FOR IMMEDIATE RELEASE
June 23, 2004
The PBN Company
NEW STUDY SHOWS CONSUMERS FACE SKYROCKETING SHRIMP
PRICES IF FOOD TAX IMPOSED ON SHRIMP IMPORTS
Shrimp Menu Items Expanded by 47% at top 200 Chain Restaurants Since 1999; Consumer Retail Purchases of Shrimp Up Sharply in Recent Years
Washington , DC – A new study by The Trade Partnership released today by the CITAC/ASDA Shrimp Task Force found that antidumping food taxes imposed on shrimp imports would cause prices for all shrimp sold in the U.S. to soar as high as 44%, and that such a price hike could be accompanied by a one-third fall in shrimp consumption.
The Shrimp Task Force also released two new analyses that underscore the benefits ofshrimp imports to U.S. consumers. In a survey of the country's top 200 chain restaurants, FoodBeat Inc. found that offerings of shrimp menu items increased 47% during the last five years. Athird analysis, also conducted by The Trade Partnership, shows a sharp increase in grocery storeand retail purchases of shrimp by American consumers of all income levels during the pastseveral years.
Because of the availability of reasonably priced imports, which account for nearly 90% ofall shrimp consumed in the U.S., shrimp has risen to become America's #1 seafood. The threestudies released today, commissioned by the Shrimp Task Force, quantify the damaging impactthat import duties (taxes) would have on the price and availability of shrimp in the U.S.Claiming that imported shrimp is being illegally dumped on the market, domestic shrimpproducers have petitioned the U.S. International Trade Commission (ITC) and the Department ofCommerce to tax their competitors and consumers by placing duties on imported shrimp from sixcountries.
The 44% price hike in the cost of shrimp predicted by the Trade Partnership's study represents an estimated increase of 28% in the price of U.S.-caught shrimp, an 84% increase in the price of shrimp from the countries targeted in the petition, and a 19% increase in the price of shrimp from other foreign countries. The study utilizes duty levels proposed by the petitioners to calculate the impact that dumping duties would have on shrimp prices.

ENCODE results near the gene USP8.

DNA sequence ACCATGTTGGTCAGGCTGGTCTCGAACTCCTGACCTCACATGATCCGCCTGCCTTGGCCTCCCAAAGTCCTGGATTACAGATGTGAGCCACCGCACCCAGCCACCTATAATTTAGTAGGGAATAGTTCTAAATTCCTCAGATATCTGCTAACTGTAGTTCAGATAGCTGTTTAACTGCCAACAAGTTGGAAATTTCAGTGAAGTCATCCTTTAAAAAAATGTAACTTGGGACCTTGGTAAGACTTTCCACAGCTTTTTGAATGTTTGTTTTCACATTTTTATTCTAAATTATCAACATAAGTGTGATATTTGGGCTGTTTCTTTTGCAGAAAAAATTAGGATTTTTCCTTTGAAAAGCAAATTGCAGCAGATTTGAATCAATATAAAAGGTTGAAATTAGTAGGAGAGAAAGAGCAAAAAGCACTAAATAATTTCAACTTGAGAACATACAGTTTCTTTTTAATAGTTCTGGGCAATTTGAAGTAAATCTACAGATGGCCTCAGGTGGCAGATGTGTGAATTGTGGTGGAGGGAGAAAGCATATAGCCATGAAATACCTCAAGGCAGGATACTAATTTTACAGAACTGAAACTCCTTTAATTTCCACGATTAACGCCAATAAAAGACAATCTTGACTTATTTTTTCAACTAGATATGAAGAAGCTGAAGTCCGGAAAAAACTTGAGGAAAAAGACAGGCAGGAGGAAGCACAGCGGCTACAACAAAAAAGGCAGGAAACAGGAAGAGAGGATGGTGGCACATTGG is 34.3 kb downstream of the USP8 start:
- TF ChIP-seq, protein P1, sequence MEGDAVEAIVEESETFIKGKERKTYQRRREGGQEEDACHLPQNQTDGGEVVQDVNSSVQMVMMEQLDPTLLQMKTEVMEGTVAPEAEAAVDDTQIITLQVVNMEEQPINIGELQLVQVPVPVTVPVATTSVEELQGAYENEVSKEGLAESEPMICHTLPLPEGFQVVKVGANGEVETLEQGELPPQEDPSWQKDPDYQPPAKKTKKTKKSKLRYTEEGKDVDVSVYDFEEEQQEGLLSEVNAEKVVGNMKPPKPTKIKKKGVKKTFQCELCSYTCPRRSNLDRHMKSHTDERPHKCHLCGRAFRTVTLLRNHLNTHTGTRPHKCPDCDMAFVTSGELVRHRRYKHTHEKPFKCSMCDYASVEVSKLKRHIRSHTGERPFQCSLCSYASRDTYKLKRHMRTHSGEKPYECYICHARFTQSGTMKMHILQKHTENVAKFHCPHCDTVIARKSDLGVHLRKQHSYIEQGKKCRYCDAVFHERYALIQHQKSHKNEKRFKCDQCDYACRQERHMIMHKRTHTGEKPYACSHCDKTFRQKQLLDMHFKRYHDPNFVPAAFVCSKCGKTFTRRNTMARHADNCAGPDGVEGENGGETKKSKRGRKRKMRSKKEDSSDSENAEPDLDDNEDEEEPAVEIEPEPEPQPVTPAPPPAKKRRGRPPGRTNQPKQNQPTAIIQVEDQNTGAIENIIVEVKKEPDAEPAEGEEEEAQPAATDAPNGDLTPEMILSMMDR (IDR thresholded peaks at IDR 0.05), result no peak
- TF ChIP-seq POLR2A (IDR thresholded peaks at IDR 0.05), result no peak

"There is no doubt that price hikes of this magnitude resulting from the domestic shrimpers' proposed food tax would do enormous damage to the industries that depend on affordable shrimp to meet consumer demand, as well as to consumers themselves, who will have to cut down on or forego shrimp altogether," said Wally Stevens, Chairman of the Shrimp Task Force. "Make no mistake about it: the petitioners' goal is to raise the price of shrimp for all Americans, never mind the cost to those on the consuming side of the industry, or to the families that have come to expect and enjoy access to high-quality, affordable shrimp."
The potential damage caused by the proposed food tax on American families and consuming industries is further underscored by a study conducted by Food Beat Inc., which tracked trends in shrimp menu prices and offerings at the nation's top 200 restaurant chains over a five-year period. The study found that the availability of shrimp at the nation's most popular restaurants has skyrocketed, with the number of shrimp offerings on menus of the nation’s largest restaurant chains increasing 47% from 1999 to 2003. Since 1999, the number of appetizers with shrimp on chain menus has increased 39%, the number of entrees with shrimp is up 40%, and the number of salads that include shrimp jumped 90%.
The study also found that shrimp price fluctuations over the past five years generally favored consumers. A greater percentage of shrimp menu items show price decreases when compared with overall menu item price decreases. For menus that showed increases in prices, the percentage of shrimp price increases was generally lower.